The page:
For the second year, Bologna’s classic film festival, Il Cinema Ritrovato, has included a section “Il Giappone parla!” where 35mm prints of early Japanese talkies are projected. Last night, Yasujirô Ozu’s The Only Son opened this series.
The Only Son tells the story of Tsune, an impoverished widow, and her sacrifices and hardships to put Ryosuke, her only child, through university and college, so that he can have a better life. Only, once he moves to Tokyo, he discovers that the competition is so tough, and the only work he can find is a night-school teaching position with a meager salary. After not having seen him for years, his mother comes to visit him in Tokyo, to discover that he is now married, with a child, in a small, modest home. Ryosuke and his wife make plenty of sacrifices themselves now, borrowing money from their friends and selling their possessions, so that they can show her a good time.
As her visit with them is wrapping up, he admits to being ashamed and disappointed with his life, and asks her how she feels. She tells him that she is not disappointed, though she accuses him of complacency, and giving up too easily. The last four scenes are really interesting, taking one step forward, one step back; one step forward, one step back. After a neighbour’s small child needs to be hospitalized, Ryosuke gives the child’s mother some of what little money he has. Seeing this, Tsune tells him how pleased she is with the wonderful man he has become, and how ultimately this is what matters, more than anything. In the next scene, Tsune has returned to Shinshu, her hometown, and Ryosuke and his wife discuss if they think his mother was happy with the trip. He tells her what a disappointment he thinks that he was, but it’s given him the motivation to go back to school and try to still make something of his life. Meanwhile, back at work in Shinshu, Tsune is seen telling a co-worker what a great man he is, and how he has a lovely wife. Yet, the final shot of her depicts her sitting down, dejected and defeated by what has become of their lives.
There’s a complex duality in how Tsune treats Ryosuke. On one level, once she sees that he is a person with character and morals, she takes great pride in that. Up to the point where Ryosuke tells his wife of his shame, there is nothing that Tsune does or says to suggest that she feels disappointed, and it appears that Ryosuke’s feelings of guilt are just the typically human response of ignoring reassurance: his own saboteur, he chooses to listen to the louder voice of his feelings of inadequacy. Yet, though his perception of the extent of Tsune’s discontent is exaggerated, there is a sense of dissatisfaction with him. While she loves him, and realizes that he has made her proud, as a good parent, she’s only ever wanted the very best of circumstances and luxuries for him. And, after having toiled, working herself past the point of exhaustion in hopes of giving him a chance to succeed, how his life has turned out is not quite what she had hoped.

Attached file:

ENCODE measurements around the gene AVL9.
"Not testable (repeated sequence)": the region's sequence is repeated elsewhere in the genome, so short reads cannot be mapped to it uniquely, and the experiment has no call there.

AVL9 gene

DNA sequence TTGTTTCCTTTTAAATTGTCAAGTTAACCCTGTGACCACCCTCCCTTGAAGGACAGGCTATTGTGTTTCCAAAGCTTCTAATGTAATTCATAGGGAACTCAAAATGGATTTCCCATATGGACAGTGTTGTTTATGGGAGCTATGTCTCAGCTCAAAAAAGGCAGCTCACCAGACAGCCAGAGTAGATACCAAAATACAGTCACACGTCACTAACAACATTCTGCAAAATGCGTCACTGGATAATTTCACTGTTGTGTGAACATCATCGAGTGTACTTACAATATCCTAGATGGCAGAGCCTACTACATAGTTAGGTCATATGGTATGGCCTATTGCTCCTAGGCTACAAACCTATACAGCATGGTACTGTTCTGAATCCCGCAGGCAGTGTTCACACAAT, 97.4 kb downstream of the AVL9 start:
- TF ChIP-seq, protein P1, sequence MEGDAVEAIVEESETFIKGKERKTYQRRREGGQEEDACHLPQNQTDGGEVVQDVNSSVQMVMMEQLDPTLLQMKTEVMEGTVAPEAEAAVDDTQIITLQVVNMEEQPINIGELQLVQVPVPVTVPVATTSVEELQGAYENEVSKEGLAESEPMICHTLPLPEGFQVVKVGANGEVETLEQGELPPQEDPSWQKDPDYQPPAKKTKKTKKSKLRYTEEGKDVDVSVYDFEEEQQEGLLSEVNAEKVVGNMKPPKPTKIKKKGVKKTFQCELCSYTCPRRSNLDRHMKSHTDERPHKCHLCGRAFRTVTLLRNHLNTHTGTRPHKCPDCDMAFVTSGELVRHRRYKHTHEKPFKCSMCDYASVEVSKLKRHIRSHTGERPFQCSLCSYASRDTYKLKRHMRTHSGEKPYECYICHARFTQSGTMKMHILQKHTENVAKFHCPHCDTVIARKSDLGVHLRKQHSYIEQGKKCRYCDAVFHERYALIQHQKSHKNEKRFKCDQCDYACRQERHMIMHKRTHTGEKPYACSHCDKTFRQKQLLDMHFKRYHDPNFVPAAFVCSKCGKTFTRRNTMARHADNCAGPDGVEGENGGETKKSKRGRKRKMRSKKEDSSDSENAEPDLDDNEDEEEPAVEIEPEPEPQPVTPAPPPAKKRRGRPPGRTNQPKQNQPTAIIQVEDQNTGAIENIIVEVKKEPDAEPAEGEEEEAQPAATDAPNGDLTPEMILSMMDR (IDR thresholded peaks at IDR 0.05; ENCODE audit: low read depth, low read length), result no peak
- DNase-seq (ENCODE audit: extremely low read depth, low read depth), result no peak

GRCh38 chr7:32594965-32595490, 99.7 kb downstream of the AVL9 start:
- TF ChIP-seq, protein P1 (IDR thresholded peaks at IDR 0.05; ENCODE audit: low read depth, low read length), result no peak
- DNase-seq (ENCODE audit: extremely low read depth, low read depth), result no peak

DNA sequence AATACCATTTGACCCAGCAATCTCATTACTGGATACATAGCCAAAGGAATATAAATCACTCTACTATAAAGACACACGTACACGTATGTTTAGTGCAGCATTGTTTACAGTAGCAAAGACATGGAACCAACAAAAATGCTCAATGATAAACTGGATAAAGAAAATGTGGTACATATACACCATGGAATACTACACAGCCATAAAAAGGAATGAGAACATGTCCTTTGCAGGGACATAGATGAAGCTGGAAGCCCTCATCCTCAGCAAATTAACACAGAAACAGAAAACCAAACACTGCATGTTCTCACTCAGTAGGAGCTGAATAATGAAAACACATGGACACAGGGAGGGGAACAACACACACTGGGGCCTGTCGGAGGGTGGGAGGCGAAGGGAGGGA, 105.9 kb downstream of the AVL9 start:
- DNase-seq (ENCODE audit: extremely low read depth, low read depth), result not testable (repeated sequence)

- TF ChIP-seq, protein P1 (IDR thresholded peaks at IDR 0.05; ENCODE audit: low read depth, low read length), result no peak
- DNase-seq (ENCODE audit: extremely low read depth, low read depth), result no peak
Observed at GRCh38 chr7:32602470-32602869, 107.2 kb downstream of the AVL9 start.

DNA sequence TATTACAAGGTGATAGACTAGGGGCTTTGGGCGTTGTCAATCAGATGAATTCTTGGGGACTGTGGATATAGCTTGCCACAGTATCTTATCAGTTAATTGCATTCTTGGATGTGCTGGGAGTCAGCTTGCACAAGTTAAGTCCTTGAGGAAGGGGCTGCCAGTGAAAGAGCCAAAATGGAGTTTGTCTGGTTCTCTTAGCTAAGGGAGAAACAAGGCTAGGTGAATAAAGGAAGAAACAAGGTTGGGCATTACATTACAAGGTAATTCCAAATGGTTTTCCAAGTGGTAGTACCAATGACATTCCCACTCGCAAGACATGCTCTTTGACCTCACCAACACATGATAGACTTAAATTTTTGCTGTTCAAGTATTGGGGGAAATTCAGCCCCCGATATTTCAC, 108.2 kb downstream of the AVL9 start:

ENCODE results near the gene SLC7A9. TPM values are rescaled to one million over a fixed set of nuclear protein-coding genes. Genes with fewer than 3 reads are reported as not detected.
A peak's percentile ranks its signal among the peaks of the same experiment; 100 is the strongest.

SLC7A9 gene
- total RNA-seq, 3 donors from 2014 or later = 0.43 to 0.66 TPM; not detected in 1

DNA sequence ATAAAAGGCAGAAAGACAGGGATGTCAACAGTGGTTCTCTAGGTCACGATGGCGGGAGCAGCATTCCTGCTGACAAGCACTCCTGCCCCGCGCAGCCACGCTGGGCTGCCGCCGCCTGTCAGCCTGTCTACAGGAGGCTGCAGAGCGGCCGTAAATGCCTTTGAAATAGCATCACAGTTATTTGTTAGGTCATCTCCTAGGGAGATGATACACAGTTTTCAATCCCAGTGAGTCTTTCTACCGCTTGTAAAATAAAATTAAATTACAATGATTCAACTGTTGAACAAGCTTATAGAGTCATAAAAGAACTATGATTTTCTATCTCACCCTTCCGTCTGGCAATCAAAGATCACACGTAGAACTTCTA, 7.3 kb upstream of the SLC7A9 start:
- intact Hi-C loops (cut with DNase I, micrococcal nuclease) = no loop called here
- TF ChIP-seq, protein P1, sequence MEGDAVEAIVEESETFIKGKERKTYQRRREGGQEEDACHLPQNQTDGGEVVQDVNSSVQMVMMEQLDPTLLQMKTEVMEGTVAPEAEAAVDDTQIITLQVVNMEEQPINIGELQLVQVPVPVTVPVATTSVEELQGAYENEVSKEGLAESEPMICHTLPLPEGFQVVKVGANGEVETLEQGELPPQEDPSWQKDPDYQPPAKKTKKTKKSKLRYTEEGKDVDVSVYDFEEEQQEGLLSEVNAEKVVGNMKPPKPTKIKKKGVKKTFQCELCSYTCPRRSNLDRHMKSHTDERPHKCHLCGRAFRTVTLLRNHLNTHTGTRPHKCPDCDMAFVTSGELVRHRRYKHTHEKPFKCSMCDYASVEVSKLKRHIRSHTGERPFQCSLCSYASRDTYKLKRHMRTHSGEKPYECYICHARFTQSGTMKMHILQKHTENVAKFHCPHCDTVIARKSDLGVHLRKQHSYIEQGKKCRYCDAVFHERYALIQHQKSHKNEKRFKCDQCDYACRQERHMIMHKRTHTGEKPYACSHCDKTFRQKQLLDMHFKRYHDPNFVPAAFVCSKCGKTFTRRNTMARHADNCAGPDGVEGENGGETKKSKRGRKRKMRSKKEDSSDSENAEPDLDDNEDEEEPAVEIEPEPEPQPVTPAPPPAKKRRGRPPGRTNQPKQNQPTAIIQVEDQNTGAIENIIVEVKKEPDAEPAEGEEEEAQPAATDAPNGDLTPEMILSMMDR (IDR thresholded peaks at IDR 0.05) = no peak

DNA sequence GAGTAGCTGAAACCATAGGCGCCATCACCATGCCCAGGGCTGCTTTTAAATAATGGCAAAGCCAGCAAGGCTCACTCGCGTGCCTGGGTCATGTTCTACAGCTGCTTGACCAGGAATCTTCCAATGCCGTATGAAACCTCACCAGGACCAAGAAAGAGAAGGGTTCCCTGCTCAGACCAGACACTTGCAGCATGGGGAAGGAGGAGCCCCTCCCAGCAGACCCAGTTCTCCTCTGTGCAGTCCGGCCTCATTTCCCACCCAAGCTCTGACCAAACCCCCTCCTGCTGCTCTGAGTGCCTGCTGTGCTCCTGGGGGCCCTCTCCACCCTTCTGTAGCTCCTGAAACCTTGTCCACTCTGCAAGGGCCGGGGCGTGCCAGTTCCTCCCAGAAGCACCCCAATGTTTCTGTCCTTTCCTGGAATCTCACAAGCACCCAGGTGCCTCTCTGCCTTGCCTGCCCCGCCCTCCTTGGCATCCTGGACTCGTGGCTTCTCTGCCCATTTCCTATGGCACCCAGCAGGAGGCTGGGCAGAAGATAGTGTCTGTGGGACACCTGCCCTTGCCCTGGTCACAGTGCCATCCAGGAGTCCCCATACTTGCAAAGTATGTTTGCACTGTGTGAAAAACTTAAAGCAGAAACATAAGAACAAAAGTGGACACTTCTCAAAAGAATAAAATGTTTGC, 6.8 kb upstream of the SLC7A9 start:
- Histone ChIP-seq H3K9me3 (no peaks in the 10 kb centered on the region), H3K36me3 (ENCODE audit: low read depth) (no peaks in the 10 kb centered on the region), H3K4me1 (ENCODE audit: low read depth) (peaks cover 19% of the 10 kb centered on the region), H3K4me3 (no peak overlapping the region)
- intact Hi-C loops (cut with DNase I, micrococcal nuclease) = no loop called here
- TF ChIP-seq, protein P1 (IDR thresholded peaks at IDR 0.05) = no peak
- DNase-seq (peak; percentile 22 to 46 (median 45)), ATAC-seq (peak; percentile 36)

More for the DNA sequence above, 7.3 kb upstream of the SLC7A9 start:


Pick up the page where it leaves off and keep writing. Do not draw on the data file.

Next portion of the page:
All of this begs an interesting question: other than feeling depressed anytime he is cognizant of how his achievements fall short of dogmatic societal expectations, all indications point to Ryosuke’s happiness. Ozu spends so much time providing little details that suggest that Ryosuke’s life is, in actuality, not that bad: while he may not be rich, Ryosuke has a very close relationship with his wife, and it seems like they manage. That Ryosuke and Tsune are so dubious in their behaviour and attitudes regarding how they define their success seems to indicate that Ozu is not willing to accept society’s definition of prosperity without a struggle.
In a troubled global economy, where brilliant students finish school only to find employment in menial jobs that require less than their intelligence can accommodate, Ozu’s film – made nearly eighty years ago – is just as relevant now as it was in 1936. This is a sign of why Ozu is truly such a master: whether bemoaning a system that deprives its people, or describing a parental-filial relationship, his was an eye always sensitive to subjects with the potential to endure throughout posterity.